The COVID-19 pandemic revealed two things about managers and the frontline teams they lead. First, the relationship between the two is almost entirely driven by technology — specifically cloud-based technologies — in this age of remote work. Second, many companies lack the technologies necessary to keep everyone linked together through an unprecedented event like the one we’ve experienced.
When shutdown orders forced offices to either close or start working in drastically different ways, it affected the mental health of just about everyone involved. Work became far more stressful than it once was, and people scrambled to adapt while worrying about their health and safety. One study found that 41% of adults experienced feelings of anxiety or depression, up from about 10% before the pandemic.
It fell to management to address both the effects of workplace stress and the underlying causes. Yet a survey taken in June 2020 showed that employees were 20% less likely to report that their supervisors were keeping them informed and prepared. Employees needed useful information and regular updates — for the sake of both their mental health and their daily productivity –— but those details weren’t forthcoming.
That said, managers must now find ways to rebuild relationships with workers. That process will require leading through effective communication and a keen understanding of technology and the role new tech developments will play as we continue to navigate this global health crisis. The cloud is uniquely equipped to keep information flowing freely. For that to happen, managers will need to leverage cloud tech solutions to the fullest and understand how they can serve as the glue that holds teams and organisations together.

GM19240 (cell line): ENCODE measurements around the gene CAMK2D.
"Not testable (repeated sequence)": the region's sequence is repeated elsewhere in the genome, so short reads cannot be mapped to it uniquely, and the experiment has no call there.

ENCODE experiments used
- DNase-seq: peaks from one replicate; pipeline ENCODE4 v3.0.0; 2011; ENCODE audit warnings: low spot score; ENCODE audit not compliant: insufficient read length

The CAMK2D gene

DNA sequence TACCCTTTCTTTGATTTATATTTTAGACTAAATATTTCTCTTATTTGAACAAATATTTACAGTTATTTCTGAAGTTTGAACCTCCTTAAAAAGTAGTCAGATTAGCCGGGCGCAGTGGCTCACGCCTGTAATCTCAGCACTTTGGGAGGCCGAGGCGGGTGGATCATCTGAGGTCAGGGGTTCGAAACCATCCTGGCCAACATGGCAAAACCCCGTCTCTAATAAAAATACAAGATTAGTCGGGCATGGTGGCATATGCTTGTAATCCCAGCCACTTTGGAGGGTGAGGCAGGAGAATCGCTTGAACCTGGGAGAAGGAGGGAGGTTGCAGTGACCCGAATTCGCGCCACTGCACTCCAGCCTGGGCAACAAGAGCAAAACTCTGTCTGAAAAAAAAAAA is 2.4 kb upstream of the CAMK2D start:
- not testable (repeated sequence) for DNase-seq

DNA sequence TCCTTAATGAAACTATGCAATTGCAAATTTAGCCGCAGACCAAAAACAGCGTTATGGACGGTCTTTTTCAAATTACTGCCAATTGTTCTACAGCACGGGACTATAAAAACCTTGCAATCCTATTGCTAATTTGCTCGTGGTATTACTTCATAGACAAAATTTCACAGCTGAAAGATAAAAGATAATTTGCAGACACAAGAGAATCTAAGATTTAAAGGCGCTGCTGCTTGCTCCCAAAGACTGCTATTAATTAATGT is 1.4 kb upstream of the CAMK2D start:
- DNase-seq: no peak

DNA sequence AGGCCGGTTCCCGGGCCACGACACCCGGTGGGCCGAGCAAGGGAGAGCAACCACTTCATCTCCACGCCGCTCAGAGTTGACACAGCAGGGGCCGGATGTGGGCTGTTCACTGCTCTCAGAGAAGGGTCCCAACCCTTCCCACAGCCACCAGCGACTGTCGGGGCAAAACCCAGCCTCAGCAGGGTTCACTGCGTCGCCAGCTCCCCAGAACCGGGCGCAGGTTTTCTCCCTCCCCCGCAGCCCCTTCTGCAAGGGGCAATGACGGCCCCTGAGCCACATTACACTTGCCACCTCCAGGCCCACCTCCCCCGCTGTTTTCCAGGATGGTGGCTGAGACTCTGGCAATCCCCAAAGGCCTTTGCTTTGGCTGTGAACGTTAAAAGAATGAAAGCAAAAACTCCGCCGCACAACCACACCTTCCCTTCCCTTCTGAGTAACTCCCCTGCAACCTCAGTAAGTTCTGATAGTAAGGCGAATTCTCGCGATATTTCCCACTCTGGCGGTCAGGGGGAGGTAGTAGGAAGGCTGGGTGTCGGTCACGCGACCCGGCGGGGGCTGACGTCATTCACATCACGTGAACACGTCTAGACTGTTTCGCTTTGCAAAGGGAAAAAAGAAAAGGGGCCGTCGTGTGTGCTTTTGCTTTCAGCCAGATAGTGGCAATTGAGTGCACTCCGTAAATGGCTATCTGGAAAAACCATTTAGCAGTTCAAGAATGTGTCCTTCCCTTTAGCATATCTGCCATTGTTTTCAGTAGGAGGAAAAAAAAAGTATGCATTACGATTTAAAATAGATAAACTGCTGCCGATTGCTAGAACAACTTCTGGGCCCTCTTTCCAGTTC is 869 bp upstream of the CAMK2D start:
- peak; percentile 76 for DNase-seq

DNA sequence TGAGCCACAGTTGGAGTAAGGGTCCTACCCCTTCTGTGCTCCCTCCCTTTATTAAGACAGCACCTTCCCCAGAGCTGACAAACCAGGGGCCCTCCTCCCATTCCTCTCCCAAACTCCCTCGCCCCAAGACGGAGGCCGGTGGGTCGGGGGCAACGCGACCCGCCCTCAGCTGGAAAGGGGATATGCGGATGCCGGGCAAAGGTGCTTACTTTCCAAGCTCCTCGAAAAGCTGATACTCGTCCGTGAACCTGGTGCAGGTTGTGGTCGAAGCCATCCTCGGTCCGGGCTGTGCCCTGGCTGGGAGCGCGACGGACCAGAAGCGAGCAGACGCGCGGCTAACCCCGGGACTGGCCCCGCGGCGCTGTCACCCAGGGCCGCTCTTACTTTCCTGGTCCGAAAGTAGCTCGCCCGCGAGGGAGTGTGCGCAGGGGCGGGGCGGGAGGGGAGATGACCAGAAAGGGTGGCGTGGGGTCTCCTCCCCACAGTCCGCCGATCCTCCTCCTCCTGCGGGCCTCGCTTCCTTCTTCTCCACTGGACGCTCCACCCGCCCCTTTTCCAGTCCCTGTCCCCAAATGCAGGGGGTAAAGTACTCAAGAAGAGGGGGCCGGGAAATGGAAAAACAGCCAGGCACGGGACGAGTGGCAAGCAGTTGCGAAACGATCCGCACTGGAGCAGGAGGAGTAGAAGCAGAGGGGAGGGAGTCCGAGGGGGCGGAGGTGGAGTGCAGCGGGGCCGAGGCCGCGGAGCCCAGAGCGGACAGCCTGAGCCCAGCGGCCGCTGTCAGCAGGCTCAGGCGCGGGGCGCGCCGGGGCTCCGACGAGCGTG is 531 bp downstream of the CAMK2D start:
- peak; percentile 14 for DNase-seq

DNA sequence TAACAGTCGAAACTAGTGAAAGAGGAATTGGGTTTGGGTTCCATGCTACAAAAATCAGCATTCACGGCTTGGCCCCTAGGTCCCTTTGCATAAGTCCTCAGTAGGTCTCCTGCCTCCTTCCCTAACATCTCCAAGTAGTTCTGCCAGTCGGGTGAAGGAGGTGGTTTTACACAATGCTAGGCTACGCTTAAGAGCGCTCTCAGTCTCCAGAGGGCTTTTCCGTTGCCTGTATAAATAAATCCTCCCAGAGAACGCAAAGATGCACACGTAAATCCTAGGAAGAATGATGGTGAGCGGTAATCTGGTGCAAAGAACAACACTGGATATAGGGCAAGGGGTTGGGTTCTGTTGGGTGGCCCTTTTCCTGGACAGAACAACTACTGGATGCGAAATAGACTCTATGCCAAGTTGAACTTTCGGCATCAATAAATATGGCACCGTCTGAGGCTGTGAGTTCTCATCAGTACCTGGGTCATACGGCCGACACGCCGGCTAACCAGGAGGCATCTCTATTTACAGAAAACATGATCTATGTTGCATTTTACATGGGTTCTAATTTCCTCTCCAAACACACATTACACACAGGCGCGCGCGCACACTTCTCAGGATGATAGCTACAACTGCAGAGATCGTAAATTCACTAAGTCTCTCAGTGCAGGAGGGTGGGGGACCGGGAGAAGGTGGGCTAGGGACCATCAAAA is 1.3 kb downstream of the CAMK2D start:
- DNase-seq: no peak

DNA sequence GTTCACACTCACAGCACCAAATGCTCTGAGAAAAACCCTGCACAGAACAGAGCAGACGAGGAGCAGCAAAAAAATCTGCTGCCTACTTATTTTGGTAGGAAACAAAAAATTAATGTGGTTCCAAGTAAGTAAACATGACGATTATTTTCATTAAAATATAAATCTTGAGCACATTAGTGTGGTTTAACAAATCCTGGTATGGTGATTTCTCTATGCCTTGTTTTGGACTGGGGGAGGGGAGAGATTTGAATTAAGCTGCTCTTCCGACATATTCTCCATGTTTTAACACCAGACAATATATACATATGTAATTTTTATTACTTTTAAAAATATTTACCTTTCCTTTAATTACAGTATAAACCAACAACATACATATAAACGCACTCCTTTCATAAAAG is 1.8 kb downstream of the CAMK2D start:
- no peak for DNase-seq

How managers and teams drift apart
Just as frontline workers need guidance and support, managers want to stay in close contact with the teams they support. So how did the two sides drift apart during the pandemic when the importance of communication was paramount?
The simple answer? People were overwhelmed. With so many fires to put out, so many changes to adapt to, and so many unknowns to worry about, people had a lot on their plates. Both managers and team members were so focused on their immediate tasks that they couldn’t spend time communicating and checking in with each other. They drifted apart without intending to or even realising it was happening.
This became a self-perpetuating problem. Cloud tech solutions may link managers and employees — especially when they’re working remotely — but that can only happen when managers know how to use these technologies to the fullest and train their teams to do the same. Since those managers were busy and preoccupied due to the pandemic, it was harder to learn about new technologies, evaluate what could help, and implement them successfully.
Put differently, the conditions that made cloud technology more important also made those technologies feel less accessible.